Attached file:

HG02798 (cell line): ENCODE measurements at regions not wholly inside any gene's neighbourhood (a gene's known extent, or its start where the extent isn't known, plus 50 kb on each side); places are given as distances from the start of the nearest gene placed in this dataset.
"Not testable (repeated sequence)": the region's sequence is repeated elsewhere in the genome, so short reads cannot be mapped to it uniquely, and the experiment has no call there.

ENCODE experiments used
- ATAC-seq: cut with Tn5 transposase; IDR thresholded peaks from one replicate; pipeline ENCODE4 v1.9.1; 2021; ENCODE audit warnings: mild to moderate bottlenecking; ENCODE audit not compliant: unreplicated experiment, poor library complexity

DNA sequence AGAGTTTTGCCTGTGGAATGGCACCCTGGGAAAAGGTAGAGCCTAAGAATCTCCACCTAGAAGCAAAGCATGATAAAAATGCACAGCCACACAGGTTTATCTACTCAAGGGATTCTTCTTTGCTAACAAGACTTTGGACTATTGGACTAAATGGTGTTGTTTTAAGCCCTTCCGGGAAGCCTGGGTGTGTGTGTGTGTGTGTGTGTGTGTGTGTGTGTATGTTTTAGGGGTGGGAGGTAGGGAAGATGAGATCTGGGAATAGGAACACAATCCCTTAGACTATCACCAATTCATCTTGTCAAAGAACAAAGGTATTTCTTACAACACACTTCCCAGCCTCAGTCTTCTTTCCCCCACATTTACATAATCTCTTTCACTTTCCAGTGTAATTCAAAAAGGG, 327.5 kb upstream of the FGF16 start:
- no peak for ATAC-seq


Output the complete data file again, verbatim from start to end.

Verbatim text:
HG02798 (cell line): ENCODE measurements at regions not wholly inside any gene's neighbourhood (a gene's known extent, or its start where the extent isn't known, plus 50 kb on each side); places are given as distances from the start of the nearest gene placed in this dataset.
"Not testable (repeated sequence)": the region's sequence is repeated elsewhere in the genome, so short reads cannot be mapped to it uniquely, and the experiment has no call there.

ENCODE experiments used
- ATAC-seq: cut with Tn5 transposase; IDR thresholded peaks from one replicate; pipeline ENCODE4 v1.9.1; 2021; ENCODE audit warnings: mild to moderate bottlenecking; ENCODE audit not compliant: unreplicated experiment, poor library complexity

DNA sequence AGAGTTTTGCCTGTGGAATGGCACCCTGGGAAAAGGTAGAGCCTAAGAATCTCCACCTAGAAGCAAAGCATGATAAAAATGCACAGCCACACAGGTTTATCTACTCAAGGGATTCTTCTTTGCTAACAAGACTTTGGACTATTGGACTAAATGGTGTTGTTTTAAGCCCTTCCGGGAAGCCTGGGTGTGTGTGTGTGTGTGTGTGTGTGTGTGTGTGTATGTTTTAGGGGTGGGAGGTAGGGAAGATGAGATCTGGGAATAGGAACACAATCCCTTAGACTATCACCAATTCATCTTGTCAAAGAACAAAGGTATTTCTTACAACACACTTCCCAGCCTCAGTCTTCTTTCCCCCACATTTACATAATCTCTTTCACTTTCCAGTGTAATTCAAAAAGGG, 327.5 kb upstream of the FGF16 start:
- no peak for ATAC-seq